Vancouver Luxury Property Is Continent's Worst Performer

(Bloomberg) -- The party’s over for now for those sitting on Vancouver’s most expensive properties.

Prices at the top end of the market plunged 7.6 percent in the six months to March, making it the world’s second-worst performer during that period, according to the latest global survey of prime properties by Knight Frank LLP. Only Stockholm did worse, falling 9 percent, while Toronto rose 6 percent and the top gainer was Seoul.

The findings -- based on the top 5 percent of the housing market in each city -- lend support to anecdotal evidence of a slowdown in Vancouver’s luxury segment after the hike of a tax on foreign buyers to 20 percent from 15 percent in February, the introduction of a speculation tax, and rising interest rates.

Vancouver Mayor Gregor Robertson called the decline “a necessary step” to restoring stability in the local housing market.

“We welcome a more stable period now,” he said in an interview at Bloomberg News headquarters in New York Tuesday. “There’s some concern if values drop and impact homeowners’ equity, but the gains have been so massive for so many years that some softening was to be expected.”

The Pacific Coast city’s slower rate of growth is likely the outcome of British Columbia province’s “macro prudential measures” and the rising borrowing costs for investors, Kate Everett-Allen, Knight Frank’s head of international residential research, said in an emailed response to questions. In Vancouver, the study looked at properties starting at about C$3.5 million ($2.7 million), she said.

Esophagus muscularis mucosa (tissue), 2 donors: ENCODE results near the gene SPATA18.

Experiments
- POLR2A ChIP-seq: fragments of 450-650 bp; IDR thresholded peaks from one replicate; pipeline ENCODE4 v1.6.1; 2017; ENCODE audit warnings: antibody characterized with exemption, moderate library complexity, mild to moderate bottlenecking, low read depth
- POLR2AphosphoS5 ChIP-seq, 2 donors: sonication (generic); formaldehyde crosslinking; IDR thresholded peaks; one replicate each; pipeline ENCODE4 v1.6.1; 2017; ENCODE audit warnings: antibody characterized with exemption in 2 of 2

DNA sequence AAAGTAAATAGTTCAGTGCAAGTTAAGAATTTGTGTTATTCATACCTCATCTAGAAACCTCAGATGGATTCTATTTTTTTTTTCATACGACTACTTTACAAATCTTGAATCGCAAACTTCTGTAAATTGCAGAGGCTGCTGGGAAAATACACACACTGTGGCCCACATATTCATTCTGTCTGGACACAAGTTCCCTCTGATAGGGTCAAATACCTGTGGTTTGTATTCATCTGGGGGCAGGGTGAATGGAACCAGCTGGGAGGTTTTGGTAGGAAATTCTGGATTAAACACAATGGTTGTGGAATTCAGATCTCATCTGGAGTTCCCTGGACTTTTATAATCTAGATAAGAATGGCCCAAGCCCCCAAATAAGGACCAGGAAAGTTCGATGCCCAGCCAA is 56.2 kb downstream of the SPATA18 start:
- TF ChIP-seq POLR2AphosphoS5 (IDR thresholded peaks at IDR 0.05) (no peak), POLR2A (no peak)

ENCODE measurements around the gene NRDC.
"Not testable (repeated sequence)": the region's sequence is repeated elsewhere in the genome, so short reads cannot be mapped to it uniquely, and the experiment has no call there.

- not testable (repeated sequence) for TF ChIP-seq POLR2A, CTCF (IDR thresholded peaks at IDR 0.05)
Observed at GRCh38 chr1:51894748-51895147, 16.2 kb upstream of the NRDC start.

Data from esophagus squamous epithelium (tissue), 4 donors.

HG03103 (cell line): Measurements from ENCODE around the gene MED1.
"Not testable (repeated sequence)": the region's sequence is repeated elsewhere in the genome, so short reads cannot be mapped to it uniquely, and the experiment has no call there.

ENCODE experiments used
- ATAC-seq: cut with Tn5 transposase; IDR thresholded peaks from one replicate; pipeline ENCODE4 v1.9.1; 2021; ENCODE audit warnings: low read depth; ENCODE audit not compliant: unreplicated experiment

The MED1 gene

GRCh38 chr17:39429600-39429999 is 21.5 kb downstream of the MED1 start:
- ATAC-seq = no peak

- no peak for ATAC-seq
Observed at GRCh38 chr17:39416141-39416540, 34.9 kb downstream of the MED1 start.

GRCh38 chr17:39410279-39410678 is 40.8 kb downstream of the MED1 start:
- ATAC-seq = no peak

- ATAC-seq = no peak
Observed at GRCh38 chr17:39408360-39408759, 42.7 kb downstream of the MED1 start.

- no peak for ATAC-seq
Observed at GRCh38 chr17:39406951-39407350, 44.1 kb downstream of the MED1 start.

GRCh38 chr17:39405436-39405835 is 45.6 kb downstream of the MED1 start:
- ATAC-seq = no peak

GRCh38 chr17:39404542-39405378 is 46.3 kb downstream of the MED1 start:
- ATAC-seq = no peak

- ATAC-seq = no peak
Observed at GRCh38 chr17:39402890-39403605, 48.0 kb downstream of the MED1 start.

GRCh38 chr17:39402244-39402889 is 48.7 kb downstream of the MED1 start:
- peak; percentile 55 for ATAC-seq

Just two years earlier, Vancouver had topped global rankings in the same survey after surging 26 percent over a 12-month period and before the provincial government first imposed a foreign buyers’ tax in August 2016.

At the height of the market, foreign money had flowed mostly into the million-dollar-plus segment of detached homes, according to Adil Dinani, a realtor with Royal LePage, a unit of Brookfield Real Estate Services Inc.

“Those capital flows have shifted now,” Dinani said. “It’s actually refreshing -- you have some time to breathe, to negotiate like a regular transaction.”

©2018 Bloomberg L.P.